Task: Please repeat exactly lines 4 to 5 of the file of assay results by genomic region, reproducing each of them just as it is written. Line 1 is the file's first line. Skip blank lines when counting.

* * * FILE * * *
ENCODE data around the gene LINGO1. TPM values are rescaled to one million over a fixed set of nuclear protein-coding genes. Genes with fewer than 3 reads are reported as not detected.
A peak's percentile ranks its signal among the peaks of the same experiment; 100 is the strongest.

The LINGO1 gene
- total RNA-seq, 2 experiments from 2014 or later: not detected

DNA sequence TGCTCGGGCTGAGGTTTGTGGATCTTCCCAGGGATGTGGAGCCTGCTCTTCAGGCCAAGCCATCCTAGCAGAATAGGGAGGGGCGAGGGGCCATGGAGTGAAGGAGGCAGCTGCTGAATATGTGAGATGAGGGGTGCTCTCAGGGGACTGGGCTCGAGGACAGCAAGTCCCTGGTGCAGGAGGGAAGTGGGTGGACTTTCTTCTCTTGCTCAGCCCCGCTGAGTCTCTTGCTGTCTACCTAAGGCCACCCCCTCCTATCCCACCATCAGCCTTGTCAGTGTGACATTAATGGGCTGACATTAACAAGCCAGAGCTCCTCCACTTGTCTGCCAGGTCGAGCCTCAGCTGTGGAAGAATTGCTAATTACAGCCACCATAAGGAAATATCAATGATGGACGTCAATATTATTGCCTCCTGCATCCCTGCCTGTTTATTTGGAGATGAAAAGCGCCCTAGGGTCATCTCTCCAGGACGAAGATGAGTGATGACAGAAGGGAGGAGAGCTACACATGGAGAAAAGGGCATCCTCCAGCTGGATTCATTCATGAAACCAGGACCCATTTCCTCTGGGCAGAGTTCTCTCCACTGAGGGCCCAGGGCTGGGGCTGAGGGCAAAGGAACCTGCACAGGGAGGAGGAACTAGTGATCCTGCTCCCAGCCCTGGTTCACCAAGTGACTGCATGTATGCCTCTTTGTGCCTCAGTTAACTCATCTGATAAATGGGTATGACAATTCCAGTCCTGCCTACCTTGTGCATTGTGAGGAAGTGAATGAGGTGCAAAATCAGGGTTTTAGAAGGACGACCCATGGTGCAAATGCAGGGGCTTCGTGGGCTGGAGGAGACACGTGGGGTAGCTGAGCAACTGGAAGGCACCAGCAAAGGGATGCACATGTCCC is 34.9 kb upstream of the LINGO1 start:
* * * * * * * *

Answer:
- total RNA-seq, 2 experiments from 2014 or later: not detected

DNA sequence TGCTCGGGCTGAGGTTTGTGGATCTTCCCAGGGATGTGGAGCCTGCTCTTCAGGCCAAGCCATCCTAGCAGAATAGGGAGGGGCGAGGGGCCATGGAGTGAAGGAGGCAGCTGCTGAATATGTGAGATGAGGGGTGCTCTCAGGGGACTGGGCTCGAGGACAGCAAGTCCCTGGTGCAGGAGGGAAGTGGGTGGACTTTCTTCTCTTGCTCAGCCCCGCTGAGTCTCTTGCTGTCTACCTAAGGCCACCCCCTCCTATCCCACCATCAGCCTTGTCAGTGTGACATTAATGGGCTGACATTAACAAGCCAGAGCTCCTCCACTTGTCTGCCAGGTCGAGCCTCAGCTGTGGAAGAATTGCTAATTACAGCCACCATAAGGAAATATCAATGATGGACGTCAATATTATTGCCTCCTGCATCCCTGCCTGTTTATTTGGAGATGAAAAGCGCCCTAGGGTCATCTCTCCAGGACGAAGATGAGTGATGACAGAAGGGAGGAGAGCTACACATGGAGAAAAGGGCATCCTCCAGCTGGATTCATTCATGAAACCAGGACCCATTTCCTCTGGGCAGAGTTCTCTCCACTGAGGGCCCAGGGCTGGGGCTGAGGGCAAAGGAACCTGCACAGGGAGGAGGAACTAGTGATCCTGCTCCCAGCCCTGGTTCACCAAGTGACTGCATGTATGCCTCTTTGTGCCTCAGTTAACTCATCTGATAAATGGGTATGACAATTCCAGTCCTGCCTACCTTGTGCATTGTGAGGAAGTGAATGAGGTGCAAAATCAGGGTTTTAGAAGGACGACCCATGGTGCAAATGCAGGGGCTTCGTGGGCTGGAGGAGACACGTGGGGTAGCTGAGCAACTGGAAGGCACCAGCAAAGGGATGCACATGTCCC is 34.9 kb upstream of the LINGO1 start: